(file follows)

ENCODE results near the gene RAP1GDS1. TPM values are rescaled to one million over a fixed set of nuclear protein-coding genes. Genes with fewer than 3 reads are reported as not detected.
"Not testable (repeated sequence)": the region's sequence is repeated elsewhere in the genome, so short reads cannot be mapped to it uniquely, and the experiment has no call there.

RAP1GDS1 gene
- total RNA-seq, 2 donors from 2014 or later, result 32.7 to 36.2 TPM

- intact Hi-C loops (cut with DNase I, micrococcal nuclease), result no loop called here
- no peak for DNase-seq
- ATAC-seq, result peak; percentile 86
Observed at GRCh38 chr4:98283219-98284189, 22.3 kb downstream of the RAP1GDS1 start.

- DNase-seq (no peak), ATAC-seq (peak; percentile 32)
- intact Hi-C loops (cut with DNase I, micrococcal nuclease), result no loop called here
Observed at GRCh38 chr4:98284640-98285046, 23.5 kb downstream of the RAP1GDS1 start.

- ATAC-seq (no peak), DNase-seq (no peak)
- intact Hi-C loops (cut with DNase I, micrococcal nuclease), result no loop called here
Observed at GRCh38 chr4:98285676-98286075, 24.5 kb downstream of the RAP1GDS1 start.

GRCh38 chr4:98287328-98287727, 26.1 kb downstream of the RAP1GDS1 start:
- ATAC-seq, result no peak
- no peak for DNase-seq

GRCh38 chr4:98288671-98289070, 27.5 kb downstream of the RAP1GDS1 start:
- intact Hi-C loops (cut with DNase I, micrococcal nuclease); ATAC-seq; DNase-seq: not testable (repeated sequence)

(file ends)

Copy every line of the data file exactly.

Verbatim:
ENCODE results near the gene RAP1GDS1. TPM values are rescaled to one million over a fixed set of nuclear protein-coding genes. Genes with fewer than 3 reads are reported as not detected.
"Not testable (repeated sequence)": the region's sequence is repeated elsewhere in the genome, so short reads cannot be mapped to it uniquely, and the experiment has no call there.

RAP1GDS1 gene
- total RNA-seq, 2 donors from 2014 or later, result 32.7 to 36.2 TPM

- intact Hi-C loops (cut with DNase I, micrococcal nuclease), result no loop called here
- no peak for DNase-seq
- ATAC-seq, result peak; percentile 86
Observed at GRCh38 chr4:98283219-98284189, 22.3 kb downstream of the RAP1GDS1 start.

- DNase-seq (no peak), ATAC-seq (peak; percentile 32)
- intact Hi-C loops (cut with DNase I, micrococcal nuclease), result no loop called here
Observed at GRCh38 chr4:98284640-98285046, 23.5 kb downstream of the RAP1GDS1 start.

- ATAC-seq (no peak), DNase-seq (no peak)
- intact Hi-C loops (cut with DNase I, micrococcal nuclease), result no loop called here
Observed at GRCh38 chr4:98285676-98286075, 24.5 kb downstream of the RAP1GDS1 start.

GRCh38 chr4:98287328-98287727, 26.1 kb downstream of the RAP1GDS1 start:
- ATAC-seq, result no peak
- no peak for DNase-seq

GRCh38 chr4:98288671-98289070, 27.5 kb downstream of the RAP1GDS1 start:
- intact Hi-C loops (cut with DNase I, micrococcal nuclease); ATAC-seq; DNase-seq: not testable (repeated sequence)